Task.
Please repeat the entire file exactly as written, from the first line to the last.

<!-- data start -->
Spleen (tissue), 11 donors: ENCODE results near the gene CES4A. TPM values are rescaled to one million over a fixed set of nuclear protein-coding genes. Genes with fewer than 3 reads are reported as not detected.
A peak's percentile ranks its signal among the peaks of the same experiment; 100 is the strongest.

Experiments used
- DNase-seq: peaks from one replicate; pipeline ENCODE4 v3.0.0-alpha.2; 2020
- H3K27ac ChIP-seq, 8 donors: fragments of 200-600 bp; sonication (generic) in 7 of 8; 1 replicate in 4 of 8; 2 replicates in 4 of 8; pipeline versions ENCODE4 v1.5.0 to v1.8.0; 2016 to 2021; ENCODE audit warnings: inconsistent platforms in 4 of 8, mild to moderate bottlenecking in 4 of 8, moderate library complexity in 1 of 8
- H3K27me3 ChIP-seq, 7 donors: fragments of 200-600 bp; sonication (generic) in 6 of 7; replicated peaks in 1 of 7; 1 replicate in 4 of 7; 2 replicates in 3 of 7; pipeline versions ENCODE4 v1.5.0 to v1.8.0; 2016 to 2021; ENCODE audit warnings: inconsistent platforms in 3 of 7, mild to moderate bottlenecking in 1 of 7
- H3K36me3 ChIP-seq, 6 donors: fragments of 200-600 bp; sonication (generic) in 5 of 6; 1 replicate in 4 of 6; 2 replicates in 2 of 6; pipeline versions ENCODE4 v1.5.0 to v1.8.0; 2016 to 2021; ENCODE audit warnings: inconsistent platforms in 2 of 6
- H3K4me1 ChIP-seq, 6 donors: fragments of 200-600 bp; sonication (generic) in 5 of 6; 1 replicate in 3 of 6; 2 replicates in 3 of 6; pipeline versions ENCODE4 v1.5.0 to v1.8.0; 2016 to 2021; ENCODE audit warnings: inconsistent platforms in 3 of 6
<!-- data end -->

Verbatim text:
Spleen (tissue), 11 donors: ENCODE results near the gene CES4A. TPM values are rescaled to one million over a fixed set of nuclear protein-coding genes. Genes with fewer than 3 reads are reported as not detected.
A peak's percentile ranks its signal among the peaks of the same experiment; 100 is the strongest.

Experiments used
- DNase-seq: peaks from one replicate; pipeline ENCODE4 v3.0.0-alpha.2; 2020
- H3K27ac ChIP-seq, 8 donors: fragments of 200-600 bp; sonication (generic) in 7 of 8; 1 replicate in 4 of 8; 2 replicates in 4 of 8; pipeline versions ENCODE4 v1.5.0 to v1.8.0; 2016 to 2021; ENCODE audit warnings: inconsistent platforms in 4 of 8, mild to moderate bottlenecking in 4 of 8, moderate library complexity in 1 of 8
- H3K27me3 ChIP-seq, 7 donors: fragments of 200-600 bp; sonication (generic) in 6 of 7; replicated peaks in 1 of 7; 1 replicate in 4 of 7; 2 replicates in 3 of 7; pipeline versions ENCODE4 v1.5.0 to v1.8.0; 2016 to 2021; ENCODE audit warnings: inconsistent platforms in 3 of 7, mild to moderate bottlenecking in 1 of 7
- H3K36me3 ChIP-seq, 6 donors: fragments of 200-600 bp; sonication (generic) in 5 of 6; 1 replicate in 4 of 6; 2 replicates in 2 of 6; pipeline versions ENCODE4 v1.5.0 to v1.8.0; 2016 to 2021; ENCODE audit warnings: inconsistent platforms in 2 of 6
- H3K4me1 ChIP-seq, 6 donors: fragments of 200-600 bp; sonication (generic) in 5 of 6; 1 replicate in 3 of 6; 2 replicates in 3 of 6; pipeline versions ENCODE4 v1.5.0 to v1.8.0; 2016 to 2021; ENCODE audit warnings: inconsistent platforms in 3 of 6